FORT WORTH, Texas (AP) The threat of wildfires was expected to diminish with climbing humidity levels, but parts of Texas still faced dangerous conditions through the end of the work week, the National Weather Service said.

Fire dangers Wednesday were predicted to be greatest from El Paso to Lubbock, and in north-central Texas.

Roger Erickson of the weather service's Fort Worth office said conditions were still ripe for wildfires but higher humidity "will get us a little bit of relief."

On Tuesday, low humidity trailing a fast-moving cold front created an extreme threat of wildfires. Firefighters in North, Central and West Texas dealt with gusty winds fanning fast-moving wildfires that consumed about 2,000 acres.

Homes were evacuated in Tarrant, Wise, Parker, Burnet, Nolan and Callahan counties. At least two dozen buildings were destroyed.

Two injuries were reported Tuesday, both West Texas firefighters who were involved in a wreck. Some 152 counties more than half in the state were under a burn ban.

In South Texas, firefighters planned to work overnight to contain a 9,000-acre brush fire that broke out in Duval County and spread to Brooks County. There were no reports of injuries, but Hidalgo County Emergency Management Coordinator Tony Pena said at least one trailer had burned, The McAllen Monitor reported.

In Central Texas, a fire that consumed about 1,500 acres in Burnet and Williamson counties was pretty much extinguished by the evening, said Capt. Jim Barho, emergency management coordinator for the Burnet County Sheriff's Department. He said there were no injuries or loss of property.

Two volunteer firefighters were injured when an 18-wheeler driver whose vision was impaired by the smoke rear-ended their vehicle, said David Warren, chief deputy of Nolan County Sheriff's Office.

One firefighter on top of the truck was thrown off, breaking his arm, while the other was taken to the hospital with a head and eye injury, Warren said.

The fires prompted Gov. Rick Perry to active the state's Emergency Operations Center at level one, the highest level, his spokeswoman Allison Castle said.

"We take the threat of wildfires very seriously," she said.

Two CH47 Chinook Helicopters were on standby in Grand Prairie, and six UH60 Blackhawk helicopters were on standby in Austin and San Antonio to deploy as needed. Two of those had been dispatched to Burnet, northwest of Austin.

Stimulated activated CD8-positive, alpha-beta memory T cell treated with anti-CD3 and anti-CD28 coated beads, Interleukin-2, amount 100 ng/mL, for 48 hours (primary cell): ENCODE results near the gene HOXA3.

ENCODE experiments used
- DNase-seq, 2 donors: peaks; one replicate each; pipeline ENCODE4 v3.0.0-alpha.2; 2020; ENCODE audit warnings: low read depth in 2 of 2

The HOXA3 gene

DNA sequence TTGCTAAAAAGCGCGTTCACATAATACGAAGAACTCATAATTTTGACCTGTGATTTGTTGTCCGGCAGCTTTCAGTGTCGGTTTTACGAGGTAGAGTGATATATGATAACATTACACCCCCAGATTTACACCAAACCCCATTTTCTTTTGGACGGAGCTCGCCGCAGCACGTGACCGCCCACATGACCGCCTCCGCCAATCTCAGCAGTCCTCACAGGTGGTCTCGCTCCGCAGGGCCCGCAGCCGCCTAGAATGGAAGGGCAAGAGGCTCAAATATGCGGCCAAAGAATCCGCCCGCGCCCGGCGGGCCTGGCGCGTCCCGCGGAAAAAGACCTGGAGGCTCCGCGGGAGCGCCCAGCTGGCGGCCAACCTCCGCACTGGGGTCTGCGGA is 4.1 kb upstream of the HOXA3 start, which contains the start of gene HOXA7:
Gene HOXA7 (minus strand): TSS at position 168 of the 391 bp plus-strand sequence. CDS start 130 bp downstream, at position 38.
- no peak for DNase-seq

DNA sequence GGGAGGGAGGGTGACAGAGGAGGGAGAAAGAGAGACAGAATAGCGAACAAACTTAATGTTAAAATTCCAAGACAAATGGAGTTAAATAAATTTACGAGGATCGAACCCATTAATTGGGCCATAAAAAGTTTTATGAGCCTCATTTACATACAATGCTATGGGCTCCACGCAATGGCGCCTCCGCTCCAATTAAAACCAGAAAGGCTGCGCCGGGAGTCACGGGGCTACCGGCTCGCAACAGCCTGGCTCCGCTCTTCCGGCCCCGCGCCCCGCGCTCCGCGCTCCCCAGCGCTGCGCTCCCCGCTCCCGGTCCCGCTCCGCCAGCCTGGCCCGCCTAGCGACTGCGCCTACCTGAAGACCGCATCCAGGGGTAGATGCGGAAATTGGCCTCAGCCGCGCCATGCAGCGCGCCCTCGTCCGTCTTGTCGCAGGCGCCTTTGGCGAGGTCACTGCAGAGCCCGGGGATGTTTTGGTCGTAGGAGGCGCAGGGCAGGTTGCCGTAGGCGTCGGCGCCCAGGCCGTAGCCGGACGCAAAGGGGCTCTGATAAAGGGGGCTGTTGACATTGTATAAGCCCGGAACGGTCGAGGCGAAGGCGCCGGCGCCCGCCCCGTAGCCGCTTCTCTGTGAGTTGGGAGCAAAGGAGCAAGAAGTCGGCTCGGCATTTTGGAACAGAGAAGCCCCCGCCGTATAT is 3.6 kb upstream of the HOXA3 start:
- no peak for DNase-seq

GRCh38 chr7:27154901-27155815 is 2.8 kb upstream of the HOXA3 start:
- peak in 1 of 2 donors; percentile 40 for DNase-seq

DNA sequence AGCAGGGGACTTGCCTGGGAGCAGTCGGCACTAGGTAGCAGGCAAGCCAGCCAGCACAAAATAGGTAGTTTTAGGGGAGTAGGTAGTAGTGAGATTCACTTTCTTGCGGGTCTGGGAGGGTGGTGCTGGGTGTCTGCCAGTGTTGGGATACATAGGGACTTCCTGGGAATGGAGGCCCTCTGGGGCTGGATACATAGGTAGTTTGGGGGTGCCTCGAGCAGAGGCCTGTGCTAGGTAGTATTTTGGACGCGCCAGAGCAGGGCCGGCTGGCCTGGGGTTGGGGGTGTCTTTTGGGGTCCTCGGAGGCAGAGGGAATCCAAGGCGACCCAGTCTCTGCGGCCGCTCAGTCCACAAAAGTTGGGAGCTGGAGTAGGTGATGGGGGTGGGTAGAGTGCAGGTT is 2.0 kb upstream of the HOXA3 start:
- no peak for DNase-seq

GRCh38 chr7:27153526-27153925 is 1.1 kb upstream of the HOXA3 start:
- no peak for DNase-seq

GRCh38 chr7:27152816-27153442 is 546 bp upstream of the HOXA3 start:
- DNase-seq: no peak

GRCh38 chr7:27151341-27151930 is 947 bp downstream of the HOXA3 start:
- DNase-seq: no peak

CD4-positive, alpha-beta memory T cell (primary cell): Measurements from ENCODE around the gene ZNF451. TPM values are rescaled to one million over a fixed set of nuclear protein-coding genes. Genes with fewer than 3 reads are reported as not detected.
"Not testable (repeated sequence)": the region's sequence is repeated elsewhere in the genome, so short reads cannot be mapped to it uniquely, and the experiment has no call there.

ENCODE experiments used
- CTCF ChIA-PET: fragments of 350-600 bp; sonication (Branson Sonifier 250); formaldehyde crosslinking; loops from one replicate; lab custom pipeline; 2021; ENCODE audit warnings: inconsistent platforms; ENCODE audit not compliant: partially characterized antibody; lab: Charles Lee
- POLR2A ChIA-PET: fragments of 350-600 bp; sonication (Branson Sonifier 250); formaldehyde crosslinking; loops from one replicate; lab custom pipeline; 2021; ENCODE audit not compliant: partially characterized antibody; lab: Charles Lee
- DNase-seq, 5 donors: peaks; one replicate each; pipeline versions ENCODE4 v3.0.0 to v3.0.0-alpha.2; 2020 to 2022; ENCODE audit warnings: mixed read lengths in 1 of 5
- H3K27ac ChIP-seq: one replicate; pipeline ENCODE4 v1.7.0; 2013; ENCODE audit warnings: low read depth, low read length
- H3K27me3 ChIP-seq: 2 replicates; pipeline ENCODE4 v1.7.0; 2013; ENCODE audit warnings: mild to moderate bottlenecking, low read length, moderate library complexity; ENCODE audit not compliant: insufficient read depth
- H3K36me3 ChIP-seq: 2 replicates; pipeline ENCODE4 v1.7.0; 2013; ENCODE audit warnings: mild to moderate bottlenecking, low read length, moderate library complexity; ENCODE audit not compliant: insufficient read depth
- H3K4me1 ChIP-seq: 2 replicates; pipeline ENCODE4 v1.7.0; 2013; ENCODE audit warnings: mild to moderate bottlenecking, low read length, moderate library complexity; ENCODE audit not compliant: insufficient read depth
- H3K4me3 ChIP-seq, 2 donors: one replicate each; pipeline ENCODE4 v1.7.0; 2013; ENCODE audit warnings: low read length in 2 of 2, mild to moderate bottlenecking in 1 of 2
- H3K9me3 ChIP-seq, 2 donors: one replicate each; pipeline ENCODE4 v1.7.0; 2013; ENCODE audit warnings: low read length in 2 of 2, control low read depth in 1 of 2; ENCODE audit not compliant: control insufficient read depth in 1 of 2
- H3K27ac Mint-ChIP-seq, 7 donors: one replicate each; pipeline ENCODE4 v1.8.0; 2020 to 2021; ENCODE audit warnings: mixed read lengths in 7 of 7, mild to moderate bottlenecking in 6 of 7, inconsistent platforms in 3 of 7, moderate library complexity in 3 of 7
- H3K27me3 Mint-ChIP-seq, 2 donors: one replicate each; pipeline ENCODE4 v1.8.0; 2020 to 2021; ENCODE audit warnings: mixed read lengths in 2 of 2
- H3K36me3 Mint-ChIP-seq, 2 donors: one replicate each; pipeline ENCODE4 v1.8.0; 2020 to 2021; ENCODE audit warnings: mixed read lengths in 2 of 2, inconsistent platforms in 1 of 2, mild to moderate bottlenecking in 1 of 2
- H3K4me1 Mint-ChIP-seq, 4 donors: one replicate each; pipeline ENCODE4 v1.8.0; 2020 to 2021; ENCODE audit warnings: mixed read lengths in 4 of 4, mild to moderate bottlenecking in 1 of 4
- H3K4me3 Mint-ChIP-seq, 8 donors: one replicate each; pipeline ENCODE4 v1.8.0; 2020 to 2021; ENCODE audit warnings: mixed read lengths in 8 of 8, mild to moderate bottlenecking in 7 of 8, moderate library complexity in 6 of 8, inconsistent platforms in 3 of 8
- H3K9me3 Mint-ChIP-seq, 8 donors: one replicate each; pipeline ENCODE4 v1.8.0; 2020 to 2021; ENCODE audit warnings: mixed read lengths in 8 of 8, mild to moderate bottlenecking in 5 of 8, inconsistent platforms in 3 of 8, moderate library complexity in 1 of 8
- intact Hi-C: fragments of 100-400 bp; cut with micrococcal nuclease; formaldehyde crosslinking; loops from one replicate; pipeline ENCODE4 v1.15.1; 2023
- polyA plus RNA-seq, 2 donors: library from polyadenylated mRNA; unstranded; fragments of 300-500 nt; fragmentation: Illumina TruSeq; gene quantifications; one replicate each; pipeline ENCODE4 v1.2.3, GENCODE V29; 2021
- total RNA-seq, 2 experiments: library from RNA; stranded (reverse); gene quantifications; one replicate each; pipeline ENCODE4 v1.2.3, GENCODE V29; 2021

The Texas Department of Transportation was working with local fire departments to provide fuel for fire trucks.

Some fires were caused by downed power lines as winds in North Texas were reported at more than 50 mph. Power was knocked out for thousands of Dallas customers and strong crosswinds resulted in delays of about 30 minutes for some flights at the Dallas-Fort Worth International Airport. More than 26 outbound flights were canceled.

"It's an issue of safety for us," said airport spokesman David Magana. "When that wind is coming from your left or your right, it presents a danger."

Tuesday's events were similar to the scenario in late 2005 and early 2006, when strong winds, low humidity and dry, high grasses and brush set the stage for massive fires that scorched 2.25 million acres statewide, destroyed more than 730 homes and killed 20 people, including two firefighters.

"It's starting to seem like, 'Here we go again,'" said Texas Forest Service spokeswoman Carrie Smith. "With all the fires we have going today, it is reminding me of what happened in 2005 and 2006."

The National Weather Service said the critical threat was expected to move further south on Thursday to areas including Austin, San Antonio and parts of South Texas.

Friday the threat will be greatest in parts of West Texas.

AP staff writers Angela K. Brown in Fort Worth, Betsy Blaney in Lubbock, April Castro in Austin and Anabelle Garay, Jamie Stengle and Jeff Carlton in Dallas contributed to this report.